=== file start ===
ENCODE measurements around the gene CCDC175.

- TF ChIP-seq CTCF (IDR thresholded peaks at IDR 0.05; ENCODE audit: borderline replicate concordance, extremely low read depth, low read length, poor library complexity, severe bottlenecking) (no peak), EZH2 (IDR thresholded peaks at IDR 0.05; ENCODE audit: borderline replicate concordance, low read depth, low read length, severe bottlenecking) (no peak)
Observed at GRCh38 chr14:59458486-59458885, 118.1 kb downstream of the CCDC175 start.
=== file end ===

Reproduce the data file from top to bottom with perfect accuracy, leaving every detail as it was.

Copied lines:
ENCODE measurements around the gene CCDC175.

- TF ChIP-seq CTCF (IDR thresholded peaks at IDR 0.05; ENCODE audit: borderline replicate concordance, extremely low read depth, low read length, poor library complexity, severe bottlenecking) (no peak), EZH2 (IDR thresholded peaks at IDR 0.05; ENCODE audit: borderline replicate concordance, low read depth, low read length, severe bottlenecking) (no peak)
Observed at GRCh38 chr14:59458486-59458885, 118.1 kb downstream of the CCDC175 start.